View from near where the trail descends to the Tonto Trail

The views as we came around the arm got better and better, and finally culminated at the end of the trail.  Oh, the views!  I still dream about them!  They’re so spectacular; so awe-inspiring I never know how to describe it.  We were sitting on the edge of a cliff with the Grand Canyon only feet (a meter) away.  Newberry Butte was right across the canyon; Krishna Shrine, Hawkins Butte, and Dunn Butte are also visible, along with other formations.  The buttes and cliffs across Cottonwood Canyon are also spectacular.  It’s a place I could just sit and look for a very long time.  As I said above, the view is quite different than what I had seen on the South Kaibab Trail because this is a different section of the canyon.


Heading toward Horseshoe Mesa's western arm on the Grandview Trail, Grand Canyon National Park, Arizona

Heading toward Horseshoe Mesa’s western arm (on the right side of the photo)

If you’re doing this as a dayhike, I highly recommend that you turn around here and return to your vehicle the way you came for a 10-mile (16 km) RT hike.  However, if you’re doing this as a backpacking trip and you have a couple more days, you can descend to the Tonto Trail and see some more great scenery – I’ll get more into that in my next post!




Key GPS Coordinates for Grandview Trail

The view west from the end of Horseshoe Mesa's western arm, Grandview Trail, Grand Canyon National Park, Arizona

The view west from the end of the trail – pictures don’t do it justice

Grandview Trail beginning: 35. 99846N / 111.98764W (5:07am)

Grandview/Trail to Page Spring Junction: 36.01831N / 111.97578W (7:35am)

Grandview Trail/Cottonwood Trail Junction: 36.02014N / 111.97576W (7:40am)

Cabin on Horseshoe Mesa: 36.02033N / 111. 97594 (7:45am)

Grandview Trail Junction with Path to Tonto Trail: 36.03136N / 111.98270W (8:40am)

End Grandview Trail and End Horseshoe Mesa (great views!): 36. 03569N / 111.98386W (8:50am)


The gpx file for the Horseshoe Mesa Loop can be downloaded.

Download GPS File  File size: 382.1 KB Downloaded 384 times

(Note: I do my best to ensure that all downloads, the webpage, etc. are virus-free and accurate; however, I cannot be held responsible for any damage that might result, including but not limited to loss of data, damages to hardware, harm to users, from use of files, information, etc. from this website.  Thanks!)


Getting to Horseshoe Mesa

View east from the end of the western arm of Horseshoe Mesa on the Grandview Trail, Grand Canyon National Park, Arizona

View east from the end of the trail – it was too early in the day to have much in the line of views this direction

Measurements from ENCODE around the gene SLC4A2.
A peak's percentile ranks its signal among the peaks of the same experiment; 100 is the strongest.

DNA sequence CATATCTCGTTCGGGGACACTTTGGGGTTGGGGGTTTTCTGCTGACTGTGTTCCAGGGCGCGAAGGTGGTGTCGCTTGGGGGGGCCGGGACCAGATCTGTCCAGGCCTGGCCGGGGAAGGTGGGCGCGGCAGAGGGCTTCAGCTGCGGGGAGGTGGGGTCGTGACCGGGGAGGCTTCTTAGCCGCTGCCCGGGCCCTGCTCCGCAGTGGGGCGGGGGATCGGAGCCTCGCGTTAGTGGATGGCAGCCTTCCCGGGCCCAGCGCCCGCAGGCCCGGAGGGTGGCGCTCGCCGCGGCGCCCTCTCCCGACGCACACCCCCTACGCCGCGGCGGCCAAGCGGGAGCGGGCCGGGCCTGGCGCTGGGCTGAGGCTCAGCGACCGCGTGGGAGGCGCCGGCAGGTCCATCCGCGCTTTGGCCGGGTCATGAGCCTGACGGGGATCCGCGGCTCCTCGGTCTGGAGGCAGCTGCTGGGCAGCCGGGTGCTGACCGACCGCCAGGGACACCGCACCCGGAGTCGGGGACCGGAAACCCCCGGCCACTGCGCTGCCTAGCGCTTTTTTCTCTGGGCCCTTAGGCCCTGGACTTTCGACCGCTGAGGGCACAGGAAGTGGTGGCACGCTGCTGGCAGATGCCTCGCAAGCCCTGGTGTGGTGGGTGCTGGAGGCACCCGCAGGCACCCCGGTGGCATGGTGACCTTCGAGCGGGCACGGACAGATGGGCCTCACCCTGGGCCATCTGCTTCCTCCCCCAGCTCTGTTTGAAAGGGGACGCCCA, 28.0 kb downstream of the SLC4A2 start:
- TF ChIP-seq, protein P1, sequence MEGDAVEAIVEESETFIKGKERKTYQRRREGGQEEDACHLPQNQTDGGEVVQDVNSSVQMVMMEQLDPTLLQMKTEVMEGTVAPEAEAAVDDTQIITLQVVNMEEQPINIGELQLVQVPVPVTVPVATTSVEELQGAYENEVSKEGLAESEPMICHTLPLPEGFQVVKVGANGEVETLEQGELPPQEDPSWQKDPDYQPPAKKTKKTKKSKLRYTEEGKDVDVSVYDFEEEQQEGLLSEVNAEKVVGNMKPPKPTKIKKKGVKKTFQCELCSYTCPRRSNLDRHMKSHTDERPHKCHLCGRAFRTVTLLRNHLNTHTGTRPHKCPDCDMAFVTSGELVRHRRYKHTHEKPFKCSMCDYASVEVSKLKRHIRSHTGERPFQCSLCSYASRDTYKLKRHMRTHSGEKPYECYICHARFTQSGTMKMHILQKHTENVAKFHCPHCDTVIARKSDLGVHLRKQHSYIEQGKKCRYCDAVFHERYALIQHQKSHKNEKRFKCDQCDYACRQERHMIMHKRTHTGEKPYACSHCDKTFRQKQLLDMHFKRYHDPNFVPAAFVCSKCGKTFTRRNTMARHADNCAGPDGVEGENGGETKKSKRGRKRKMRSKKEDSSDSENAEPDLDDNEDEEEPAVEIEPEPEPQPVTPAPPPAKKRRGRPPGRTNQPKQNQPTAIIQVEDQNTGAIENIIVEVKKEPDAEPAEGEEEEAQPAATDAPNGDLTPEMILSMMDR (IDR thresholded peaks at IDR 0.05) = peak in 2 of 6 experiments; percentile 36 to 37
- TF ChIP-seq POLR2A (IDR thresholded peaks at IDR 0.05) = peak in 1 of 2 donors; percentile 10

From the west end of the Rim Drive (just south of the Grand Canyon Visitor Center), drive 8.7 miles (14 km) to the Grandview Point Road, on your left.  Turn down this road; drive to its end and park as best as you can.  This parking lot fills up quickly during the day and you are expected to park in a legal parking space.  Overnight hikers are supposed to park on the far side of the loop at the end of the road, but dayhikers and sightseers also use this parking area.  Hike down the Grandview Trail to Horseshoe Mesa (directions can be accessed here).


Round Trip Trail Length: 10 miles (16 km) from Grandview Point to the end of Horseshoe Mesa and back again; 17.5 miles (28.2 km) if you do the entire loop

Facilities: Primitive toilets at the trailhead (no water; make sure to fill up at the visitor center or Desert View before attempting a hike); extremely primitive toilets near the Last Chance Mine

Fees: $25 fee to enter Grand Canyon National Park, valid 7 days.  America the Beautiful (Interagency), Senior (Golden Age), Access (Golden Access), Volunteer, Military, and Grand Canyon Annual Passes also accepted.

Trail ★

Road ★

Signs ★

Scenery ★

Would I go 100 miles out of my way for this? ★

Overall Rating: ★

Note: If I could give this hike a 6 star rating for “Would I go 100 miles out of my way for this?”, I’d do so.


This Week’s Featured Product!

“Hiking Grand Canyon National Park” Falcon Guide is one of the best hiking guides I’ve found for Grand Canyon National Park.  This isn’t because it details every trail available, but because it goes into great detail on several known and unknown trails on the south and north rims.  Its maps are also fairly good – in it, I found one of the best maps of the Horseshoe Mesa Loop I’d seen to that date (it finally made all the internet descriptions make sense).  The guide details many different hikes for both dayhikers and backpackers (though the book is aimed at the latter).  The length of the loop around Horseshoe Mesa is longer than the authors estimate, but otherwise it’s a great resource that I’ll be using again!